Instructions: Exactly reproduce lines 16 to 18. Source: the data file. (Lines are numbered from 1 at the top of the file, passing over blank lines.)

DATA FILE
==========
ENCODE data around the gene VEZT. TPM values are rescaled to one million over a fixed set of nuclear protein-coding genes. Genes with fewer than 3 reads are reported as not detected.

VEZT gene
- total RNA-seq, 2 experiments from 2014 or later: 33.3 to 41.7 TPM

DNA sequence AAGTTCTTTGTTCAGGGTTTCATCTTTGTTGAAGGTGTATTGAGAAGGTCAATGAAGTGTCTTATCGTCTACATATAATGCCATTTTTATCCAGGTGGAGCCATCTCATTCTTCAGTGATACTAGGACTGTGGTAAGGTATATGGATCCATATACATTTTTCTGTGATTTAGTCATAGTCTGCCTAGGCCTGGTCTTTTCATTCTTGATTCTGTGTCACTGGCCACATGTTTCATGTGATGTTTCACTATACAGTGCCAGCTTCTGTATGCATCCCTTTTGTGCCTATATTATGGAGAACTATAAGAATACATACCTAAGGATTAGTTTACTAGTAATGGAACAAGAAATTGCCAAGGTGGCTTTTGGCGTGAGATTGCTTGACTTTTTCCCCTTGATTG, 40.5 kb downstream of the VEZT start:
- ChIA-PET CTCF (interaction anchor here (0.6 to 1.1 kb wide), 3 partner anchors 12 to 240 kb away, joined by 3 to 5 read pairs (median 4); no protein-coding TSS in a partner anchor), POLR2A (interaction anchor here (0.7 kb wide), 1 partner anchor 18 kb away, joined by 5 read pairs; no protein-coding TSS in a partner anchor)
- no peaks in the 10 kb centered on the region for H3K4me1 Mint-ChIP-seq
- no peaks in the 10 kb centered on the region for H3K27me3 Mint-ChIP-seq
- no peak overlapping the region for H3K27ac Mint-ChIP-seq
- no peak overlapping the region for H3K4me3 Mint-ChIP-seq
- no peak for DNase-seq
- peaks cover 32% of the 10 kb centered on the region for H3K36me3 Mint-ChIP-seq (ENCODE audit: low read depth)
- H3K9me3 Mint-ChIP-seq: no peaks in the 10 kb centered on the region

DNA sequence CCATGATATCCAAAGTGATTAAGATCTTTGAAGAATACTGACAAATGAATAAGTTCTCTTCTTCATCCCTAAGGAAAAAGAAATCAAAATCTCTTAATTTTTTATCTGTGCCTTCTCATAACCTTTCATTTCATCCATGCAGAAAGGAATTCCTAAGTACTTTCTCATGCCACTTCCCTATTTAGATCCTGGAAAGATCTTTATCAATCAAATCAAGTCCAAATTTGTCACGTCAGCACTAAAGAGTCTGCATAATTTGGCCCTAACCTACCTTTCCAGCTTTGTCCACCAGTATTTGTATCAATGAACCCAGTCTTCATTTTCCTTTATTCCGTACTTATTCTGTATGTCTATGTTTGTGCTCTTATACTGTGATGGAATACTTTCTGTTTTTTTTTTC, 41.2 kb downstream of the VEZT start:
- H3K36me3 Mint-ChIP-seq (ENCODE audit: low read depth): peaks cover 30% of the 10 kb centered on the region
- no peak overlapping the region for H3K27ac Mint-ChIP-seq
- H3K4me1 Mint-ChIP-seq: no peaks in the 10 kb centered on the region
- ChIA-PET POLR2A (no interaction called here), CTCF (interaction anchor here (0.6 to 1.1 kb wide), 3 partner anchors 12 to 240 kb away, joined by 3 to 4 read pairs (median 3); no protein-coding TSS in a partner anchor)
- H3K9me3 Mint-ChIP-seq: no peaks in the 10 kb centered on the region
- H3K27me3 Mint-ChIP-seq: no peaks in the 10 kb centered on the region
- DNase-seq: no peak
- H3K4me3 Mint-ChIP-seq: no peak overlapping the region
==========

- H3K4me1 Mint-ChIP-seq: no peaks in the 10 kb centered on the region
- ChIA-PET POLR2A (no interaction called here), CTCF (interaction anchor here (0.6 to 1.1 kb wide), 3 partner anchors 12 to 240 kb away, joined by 3 to 4 read pairs (median 3); no protein-coding TSS in a partner anchor)
- H3K9me3 Mint-ChIP-seq: no peaks in the 10 kb centered on the region